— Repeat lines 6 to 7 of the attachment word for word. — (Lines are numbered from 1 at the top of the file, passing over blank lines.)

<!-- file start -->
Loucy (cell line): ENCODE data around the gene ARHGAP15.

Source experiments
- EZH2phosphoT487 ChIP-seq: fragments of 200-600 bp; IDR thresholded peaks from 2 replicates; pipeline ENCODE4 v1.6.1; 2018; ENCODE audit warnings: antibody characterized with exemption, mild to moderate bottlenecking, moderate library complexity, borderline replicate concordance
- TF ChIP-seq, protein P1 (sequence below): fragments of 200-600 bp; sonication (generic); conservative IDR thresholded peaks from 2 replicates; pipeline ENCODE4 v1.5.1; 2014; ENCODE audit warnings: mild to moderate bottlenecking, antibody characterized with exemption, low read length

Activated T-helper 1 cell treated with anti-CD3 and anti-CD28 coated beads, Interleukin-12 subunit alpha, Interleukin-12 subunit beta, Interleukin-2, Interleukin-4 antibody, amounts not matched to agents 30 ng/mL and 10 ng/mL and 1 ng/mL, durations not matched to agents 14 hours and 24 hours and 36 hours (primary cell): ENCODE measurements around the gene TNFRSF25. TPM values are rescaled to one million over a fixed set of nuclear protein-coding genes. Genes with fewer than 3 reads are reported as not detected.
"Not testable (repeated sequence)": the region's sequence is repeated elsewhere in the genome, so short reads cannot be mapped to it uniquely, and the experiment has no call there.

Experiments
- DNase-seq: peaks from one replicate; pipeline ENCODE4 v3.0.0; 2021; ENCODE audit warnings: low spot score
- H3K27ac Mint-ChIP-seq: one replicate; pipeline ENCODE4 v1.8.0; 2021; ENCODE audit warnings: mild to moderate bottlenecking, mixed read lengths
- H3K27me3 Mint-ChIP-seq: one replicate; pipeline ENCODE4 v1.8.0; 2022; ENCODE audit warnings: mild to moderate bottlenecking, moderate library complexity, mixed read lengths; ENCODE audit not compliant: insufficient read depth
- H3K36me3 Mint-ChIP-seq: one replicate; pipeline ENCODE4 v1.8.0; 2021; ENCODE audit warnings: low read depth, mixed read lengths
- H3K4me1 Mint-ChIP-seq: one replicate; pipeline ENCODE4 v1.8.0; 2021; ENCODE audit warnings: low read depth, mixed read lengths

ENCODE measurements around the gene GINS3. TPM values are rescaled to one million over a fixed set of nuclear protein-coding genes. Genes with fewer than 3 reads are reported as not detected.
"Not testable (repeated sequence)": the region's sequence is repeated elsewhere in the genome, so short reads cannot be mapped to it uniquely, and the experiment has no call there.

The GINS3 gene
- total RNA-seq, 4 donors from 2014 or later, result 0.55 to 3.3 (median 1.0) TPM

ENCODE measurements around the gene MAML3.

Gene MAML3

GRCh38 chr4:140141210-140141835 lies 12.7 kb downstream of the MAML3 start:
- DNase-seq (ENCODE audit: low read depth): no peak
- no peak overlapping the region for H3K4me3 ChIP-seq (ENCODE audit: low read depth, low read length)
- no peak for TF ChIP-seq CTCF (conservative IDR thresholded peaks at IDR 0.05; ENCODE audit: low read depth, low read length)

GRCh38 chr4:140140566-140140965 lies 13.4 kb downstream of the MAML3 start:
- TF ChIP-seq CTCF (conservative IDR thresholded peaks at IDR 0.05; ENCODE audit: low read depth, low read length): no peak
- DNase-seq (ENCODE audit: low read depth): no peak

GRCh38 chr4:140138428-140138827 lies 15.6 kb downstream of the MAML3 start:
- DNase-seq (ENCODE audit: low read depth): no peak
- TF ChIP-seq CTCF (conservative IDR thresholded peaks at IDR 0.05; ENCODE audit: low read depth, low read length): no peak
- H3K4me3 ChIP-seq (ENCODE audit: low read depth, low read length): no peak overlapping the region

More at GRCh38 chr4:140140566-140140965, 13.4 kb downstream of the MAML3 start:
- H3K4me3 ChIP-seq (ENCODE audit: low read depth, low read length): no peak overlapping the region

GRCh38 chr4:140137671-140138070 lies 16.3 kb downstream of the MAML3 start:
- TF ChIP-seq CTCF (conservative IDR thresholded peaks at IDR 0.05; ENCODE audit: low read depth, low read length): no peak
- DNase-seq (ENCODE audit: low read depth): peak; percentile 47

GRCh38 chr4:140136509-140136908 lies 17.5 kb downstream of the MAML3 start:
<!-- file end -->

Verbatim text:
"Not testable (repeated sequence)": the region's sequence is repeated elsewhere in the genome, so short reads cannot be mapped to it uniquely, and the experiment has no call there.

Experiments